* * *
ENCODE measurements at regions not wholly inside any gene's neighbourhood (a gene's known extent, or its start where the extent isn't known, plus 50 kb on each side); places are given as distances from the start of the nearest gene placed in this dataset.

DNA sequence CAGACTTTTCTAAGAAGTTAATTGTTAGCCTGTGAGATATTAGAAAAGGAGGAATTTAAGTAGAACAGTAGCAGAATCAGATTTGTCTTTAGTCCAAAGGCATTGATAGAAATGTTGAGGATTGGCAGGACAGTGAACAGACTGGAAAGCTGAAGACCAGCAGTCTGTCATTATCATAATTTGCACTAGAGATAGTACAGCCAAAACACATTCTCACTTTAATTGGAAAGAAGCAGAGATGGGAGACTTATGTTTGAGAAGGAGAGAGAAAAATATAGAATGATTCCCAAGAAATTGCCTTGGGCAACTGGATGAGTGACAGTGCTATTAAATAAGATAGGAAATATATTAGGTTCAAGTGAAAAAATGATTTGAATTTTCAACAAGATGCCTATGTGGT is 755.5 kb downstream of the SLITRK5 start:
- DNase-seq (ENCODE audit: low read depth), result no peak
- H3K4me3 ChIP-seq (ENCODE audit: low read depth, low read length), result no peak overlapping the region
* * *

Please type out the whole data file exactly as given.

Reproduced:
ENCODE measurements at regions not wholly inside any gene's neighbourhood (a gene's known extent, or its start where the extent isn't known, plus 50 kb on each side); places are given as distances from the start of the nearest gene placed in this dataset.

DNA sequence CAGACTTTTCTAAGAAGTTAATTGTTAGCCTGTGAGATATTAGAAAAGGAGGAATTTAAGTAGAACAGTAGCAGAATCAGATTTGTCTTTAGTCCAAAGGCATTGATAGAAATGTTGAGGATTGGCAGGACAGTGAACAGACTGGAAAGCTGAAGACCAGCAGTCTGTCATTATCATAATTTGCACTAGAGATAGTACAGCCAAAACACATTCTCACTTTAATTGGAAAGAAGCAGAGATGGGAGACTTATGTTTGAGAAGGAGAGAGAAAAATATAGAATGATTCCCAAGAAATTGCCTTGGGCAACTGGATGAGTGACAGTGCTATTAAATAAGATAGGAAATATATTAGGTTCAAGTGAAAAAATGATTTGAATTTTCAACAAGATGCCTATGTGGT is 755.5 kb downstream of the SLITRK5 start:
- DNase-seq (ENCODE audit: low read depth), result no peak
- H3K4me3 ChIP-seq (ENCODE audit: low read depth, low read length), result no peak overlapping the region